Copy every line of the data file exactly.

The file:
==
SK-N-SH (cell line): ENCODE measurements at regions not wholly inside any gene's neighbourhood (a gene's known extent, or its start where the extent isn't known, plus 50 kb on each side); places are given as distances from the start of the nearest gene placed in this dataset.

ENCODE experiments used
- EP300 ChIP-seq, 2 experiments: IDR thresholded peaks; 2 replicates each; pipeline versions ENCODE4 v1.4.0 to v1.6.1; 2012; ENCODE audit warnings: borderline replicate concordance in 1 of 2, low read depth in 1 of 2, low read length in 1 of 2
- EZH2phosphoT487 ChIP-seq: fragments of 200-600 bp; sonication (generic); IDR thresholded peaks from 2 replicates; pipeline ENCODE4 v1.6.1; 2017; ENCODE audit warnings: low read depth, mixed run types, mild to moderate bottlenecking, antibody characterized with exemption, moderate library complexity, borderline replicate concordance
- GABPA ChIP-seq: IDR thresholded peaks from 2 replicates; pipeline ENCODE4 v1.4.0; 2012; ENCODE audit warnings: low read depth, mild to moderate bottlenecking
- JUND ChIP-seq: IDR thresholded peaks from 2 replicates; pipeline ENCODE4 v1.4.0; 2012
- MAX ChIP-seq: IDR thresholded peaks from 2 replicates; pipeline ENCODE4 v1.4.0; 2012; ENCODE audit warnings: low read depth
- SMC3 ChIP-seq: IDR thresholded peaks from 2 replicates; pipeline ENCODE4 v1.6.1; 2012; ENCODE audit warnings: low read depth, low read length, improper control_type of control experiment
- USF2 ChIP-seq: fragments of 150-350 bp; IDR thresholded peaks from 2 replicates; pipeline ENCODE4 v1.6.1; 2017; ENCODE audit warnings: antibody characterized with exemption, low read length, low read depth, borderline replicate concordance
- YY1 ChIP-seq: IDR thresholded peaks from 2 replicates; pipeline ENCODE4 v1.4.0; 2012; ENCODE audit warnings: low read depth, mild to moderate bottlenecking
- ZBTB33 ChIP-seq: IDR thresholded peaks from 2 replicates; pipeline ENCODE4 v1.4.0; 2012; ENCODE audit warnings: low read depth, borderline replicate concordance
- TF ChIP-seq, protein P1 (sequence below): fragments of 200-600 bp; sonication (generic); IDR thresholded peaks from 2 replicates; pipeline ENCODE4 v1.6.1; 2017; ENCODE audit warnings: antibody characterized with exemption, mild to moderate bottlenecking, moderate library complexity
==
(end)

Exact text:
SK-N-SH (cell line): ENCODE measurements at regions not wholly inside any gene's neighbourhood (a gene's known extent, or its start where the extent isn't known, plus 50 kb on each side); places are given as distances from the start of the nearest gene placed in this dataset.

ENCODE experiments used
- EP300 ChIP-seq, 2 experiments: IDR thresholded peaks; 2 replicates each; pipeline versions ENCODE4 v1.4.0 to v1.6.1; 2012; ENCODE audit warnings: borderline replicate concordance in 1 of 2, low read depth in 1 of 2, low read length in 1 of 2
- EZH2phosphoT487 ChIP-seq: fragments of 200-600 bp; sonication (generic); IDR thresholded peaks from 2 replicates; pipeline ENCODE4 v1.6.1; 2017; ENCODE audit warnings: low read depth, mixed run types, mild to moderate bottlenecking, antibody characterized with exemption, moderate library complexity, borderline replicate concordance
- GABPA ChIP-seq: IDR thresholded peaks from 2 replicates; pipeline ENCODE4 v1.4.0; 2012; ENCODE audit warnings: low read depth, mild to moderate bottlenecking
- JUND ChIP-seq: IDR thresholded peaks from 2 replicates; pipeline ENCODE4 v1.4.0; 2012
- MAX ChIP-seq: IDR thresholded peaks from 2 replicates; pipeline ENCODE4 v1.4.0; 2012; ENCODE audit warnings: low read depth
- SMC3 ChIP-seq: IDR thresholded peaks from 2 replicates; pipeline ENCODE4 v1.6.1; 2012; ENCODE audit warnings: low read depth, low read length, improper control_type of control experiment
- USF2 ChIP-seq: fragments of 150-350 bp; IDR thresholded peaks from 2 replicates; pipeline ENCODE4 v1.6.1; 2017; ENCODE audit warnings: antibody characterized with exemption, low read length, low read depth, borderline replicate concordance
- YY1 ChIP-seq: IDR thresholded peaks from 2 replicates; pipeline ENCODE4 v1.4.0; 2012; ENCODE audit warnings: low read depth, mild to moderate bottlenecking
- ZBTB33 ChIP-seq: IDR thresholded peaks from 2 replicates; pipeline ENCODE4 v1.4.0; 2012; ENCODE audit warnings: low read depth, borderline replicate concordance
- TF ChIP-seq, protein P1 (sequence below): fragments of 200-600 bp; sonication (generic); IDR thresholded peaks from 2 replicates; pipeline ENCODE4 v1.6.1; 2017; ENCODE audit warnings: antibody characterized with exemption, mild to moderate bottlenecking, moderate library complexity